Dining Out With Hearing Loss – An Architect Responds

I am happy to see that my recent post How To Choose A Restaurant When You Have Hearing Loss is getting some attention! It is clear from the response that dining out is not only challenging for people with hearing loss, but for everyone. The issue of restaurant noise is so important, it inspired leading Los Angeles-based architect Anthony Poon to share his thoughts on how important acoustics are to any good restaurant design.

In his post My Ears Are Ringing, he provides several tricks of the trade that restaurants can use to improve acoustics for all. These suggestions include: using sound absorbing materials on the bottoms of tables, interspersing softer surfaces like leather armrests among the hard surfaces of modern decor, and adjusting wall angles to create less echo. 

His conclusion:

“ Include acoustic ideas as part of every design discussion, not as an afterthought or something trivial. www.poondesign.com

Now, if only other architects would take note. 

Chaya Downtown, Los Angeles, California, by Poon Design (photo by Gregg Segal). Winner of International Design Award for Best Restaurant from The American Institute of Architects.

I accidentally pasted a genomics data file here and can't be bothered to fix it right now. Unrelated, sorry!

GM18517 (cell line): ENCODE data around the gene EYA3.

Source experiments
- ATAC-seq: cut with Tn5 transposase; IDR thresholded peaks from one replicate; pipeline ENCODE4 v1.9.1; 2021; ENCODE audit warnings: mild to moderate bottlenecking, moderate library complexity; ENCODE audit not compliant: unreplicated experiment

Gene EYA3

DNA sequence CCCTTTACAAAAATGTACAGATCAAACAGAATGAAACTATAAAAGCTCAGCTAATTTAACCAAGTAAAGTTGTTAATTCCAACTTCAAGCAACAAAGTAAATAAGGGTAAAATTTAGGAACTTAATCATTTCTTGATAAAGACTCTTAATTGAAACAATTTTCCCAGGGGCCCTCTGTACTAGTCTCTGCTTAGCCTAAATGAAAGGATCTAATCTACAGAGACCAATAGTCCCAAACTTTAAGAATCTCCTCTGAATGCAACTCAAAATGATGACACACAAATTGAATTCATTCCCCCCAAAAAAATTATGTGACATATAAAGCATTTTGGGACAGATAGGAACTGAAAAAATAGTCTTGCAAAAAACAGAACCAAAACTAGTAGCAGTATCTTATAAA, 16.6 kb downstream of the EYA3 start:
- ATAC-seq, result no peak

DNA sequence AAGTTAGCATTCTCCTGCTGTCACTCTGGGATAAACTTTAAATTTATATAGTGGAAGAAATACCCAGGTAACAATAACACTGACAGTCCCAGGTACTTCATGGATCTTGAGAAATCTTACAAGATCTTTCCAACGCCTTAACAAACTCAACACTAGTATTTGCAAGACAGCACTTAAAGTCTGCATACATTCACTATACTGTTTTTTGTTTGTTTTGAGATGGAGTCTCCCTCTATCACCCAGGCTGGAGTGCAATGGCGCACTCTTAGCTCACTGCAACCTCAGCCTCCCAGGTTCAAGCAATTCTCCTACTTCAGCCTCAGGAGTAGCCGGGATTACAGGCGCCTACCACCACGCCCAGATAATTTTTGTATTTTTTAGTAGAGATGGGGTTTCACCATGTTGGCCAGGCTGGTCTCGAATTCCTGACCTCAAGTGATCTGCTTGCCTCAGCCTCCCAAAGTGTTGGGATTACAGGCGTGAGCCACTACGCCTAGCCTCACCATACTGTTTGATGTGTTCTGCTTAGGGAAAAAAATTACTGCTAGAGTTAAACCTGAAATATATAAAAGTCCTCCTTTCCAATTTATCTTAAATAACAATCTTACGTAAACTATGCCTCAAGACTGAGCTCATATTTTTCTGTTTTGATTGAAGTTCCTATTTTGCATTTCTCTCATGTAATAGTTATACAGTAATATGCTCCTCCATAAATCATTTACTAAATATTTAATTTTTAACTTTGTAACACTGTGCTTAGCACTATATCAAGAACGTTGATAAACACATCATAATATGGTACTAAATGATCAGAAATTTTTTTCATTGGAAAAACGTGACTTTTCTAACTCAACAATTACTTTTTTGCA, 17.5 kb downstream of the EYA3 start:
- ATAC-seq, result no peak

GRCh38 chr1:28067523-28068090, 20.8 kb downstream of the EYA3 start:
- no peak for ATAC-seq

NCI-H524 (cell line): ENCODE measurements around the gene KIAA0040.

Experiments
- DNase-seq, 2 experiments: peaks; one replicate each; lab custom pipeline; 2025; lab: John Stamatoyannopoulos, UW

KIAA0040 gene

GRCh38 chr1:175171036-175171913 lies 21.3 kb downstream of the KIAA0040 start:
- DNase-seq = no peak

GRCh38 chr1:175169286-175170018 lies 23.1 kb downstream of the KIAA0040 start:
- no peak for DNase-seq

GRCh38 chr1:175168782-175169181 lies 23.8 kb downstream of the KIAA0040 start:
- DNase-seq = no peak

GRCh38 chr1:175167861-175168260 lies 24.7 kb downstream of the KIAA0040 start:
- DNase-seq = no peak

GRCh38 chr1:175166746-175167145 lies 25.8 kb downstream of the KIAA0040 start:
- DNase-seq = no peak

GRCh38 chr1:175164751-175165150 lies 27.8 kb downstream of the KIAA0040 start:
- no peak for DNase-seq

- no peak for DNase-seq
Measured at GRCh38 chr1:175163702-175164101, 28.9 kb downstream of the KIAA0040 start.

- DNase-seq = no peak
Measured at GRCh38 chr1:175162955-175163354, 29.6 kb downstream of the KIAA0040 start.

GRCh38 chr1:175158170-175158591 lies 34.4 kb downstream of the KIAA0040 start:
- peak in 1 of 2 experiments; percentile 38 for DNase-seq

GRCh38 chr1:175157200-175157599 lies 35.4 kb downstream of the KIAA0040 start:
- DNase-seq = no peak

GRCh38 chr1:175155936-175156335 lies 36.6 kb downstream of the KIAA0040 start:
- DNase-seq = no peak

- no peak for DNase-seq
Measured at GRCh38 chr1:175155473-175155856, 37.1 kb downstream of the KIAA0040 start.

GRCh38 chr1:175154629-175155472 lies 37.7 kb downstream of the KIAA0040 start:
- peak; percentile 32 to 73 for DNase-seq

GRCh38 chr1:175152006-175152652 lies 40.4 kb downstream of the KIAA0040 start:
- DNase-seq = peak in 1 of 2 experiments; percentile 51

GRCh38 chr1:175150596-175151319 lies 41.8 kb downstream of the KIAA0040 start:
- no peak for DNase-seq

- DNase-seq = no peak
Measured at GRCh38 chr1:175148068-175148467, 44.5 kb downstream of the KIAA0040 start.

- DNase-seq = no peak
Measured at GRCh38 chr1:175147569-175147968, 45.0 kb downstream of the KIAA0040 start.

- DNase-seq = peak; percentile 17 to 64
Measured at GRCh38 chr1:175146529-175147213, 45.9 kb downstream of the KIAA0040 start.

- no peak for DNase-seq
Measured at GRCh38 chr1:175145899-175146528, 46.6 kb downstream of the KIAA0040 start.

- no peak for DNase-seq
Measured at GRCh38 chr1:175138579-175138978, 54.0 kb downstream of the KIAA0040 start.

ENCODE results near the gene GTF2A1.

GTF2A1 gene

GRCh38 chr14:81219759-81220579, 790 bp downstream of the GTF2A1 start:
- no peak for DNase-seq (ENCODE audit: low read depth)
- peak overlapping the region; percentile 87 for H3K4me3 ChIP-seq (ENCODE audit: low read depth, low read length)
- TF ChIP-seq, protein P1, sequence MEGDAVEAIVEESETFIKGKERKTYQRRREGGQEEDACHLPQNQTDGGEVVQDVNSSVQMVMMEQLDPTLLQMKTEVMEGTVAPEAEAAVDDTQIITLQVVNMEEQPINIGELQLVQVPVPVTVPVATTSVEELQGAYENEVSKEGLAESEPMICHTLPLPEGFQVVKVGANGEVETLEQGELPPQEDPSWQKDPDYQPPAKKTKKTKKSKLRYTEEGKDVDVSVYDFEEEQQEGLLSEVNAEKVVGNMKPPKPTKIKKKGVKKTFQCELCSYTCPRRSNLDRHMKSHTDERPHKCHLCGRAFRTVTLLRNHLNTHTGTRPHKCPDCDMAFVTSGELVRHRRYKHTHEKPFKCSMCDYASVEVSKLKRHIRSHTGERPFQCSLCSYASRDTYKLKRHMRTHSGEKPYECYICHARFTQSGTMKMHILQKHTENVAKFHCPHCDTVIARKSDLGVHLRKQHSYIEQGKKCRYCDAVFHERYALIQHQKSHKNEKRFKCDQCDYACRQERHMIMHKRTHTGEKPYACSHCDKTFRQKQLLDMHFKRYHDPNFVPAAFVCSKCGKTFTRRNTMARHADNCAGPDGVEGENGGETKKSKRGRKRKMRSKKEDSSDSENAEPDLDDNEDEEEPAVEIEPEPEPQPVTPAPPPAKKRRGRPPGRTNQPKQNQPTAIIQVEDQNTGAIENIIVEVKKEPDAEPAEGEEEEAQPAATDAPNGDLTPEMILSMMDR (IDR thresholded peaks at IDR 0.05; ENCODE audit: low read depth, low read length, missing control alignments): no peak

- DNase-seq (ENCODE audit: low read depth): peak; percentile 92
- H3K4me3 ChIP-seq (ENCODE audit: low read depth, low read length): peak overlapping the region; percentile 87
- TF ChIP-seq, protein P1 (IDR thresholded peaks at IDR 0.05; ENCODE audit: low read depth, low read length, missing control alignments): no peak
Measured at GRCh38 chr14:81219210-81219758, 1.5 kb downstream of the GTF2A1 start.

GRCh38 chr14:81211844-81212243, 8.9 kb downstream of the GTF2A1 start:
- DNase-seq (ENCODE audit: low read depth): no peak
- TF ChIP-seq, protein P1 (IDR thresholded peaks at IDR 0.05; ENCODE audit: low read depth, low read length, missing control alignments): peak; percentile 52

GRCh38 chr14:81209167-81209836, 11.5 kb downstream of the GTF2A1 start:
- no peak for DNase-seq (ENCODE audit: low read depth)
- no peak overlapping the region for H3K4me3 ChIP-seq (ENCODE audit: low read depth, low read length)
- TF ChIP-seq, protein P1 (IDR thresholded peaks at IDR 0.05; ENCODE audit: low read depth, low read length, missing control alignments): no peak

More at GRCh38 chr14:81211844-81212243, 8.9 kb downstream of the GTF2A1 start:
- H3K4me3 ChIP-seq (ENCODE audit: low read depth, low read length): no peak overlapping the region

Living With Hearing Loss is also on Facebook and Twitter!

20 thoughts on “Dining Out With Hearing Loss – An Architect Responds

  1. Most important, according to the Acoustical Society of America, is designing for acoustics. The size and shape of the room (and surrounding spaces) have a big impact, and are really, really tough to mitigate using acoustical materials. Although those can be effective, too, and even attractive, like the ones in the article below:

  2. It can really affect the experience, so I’m glad restaurateurs/architects are taking note! Especially when you go out for a social occasion and then can’t enjoy the conversation—it wrecks it! jodie

  3. I have hearing loss and I really appreciate that architects and restaurant owners are paying attention to this issue.

  4. I have a dear uncle who has all but given up dining out due to his hearing loss. I am forwarding your post to him with hopes that other architects will take note!

  5. Always tell the server about your hearing loss! I have found that most places will let me chose a table where I can sit with a wall behind me or in a booth if arriving on spec. When booking, if dining in a group we request a circular table in a corner. People are most often helpful.Bon appetit!

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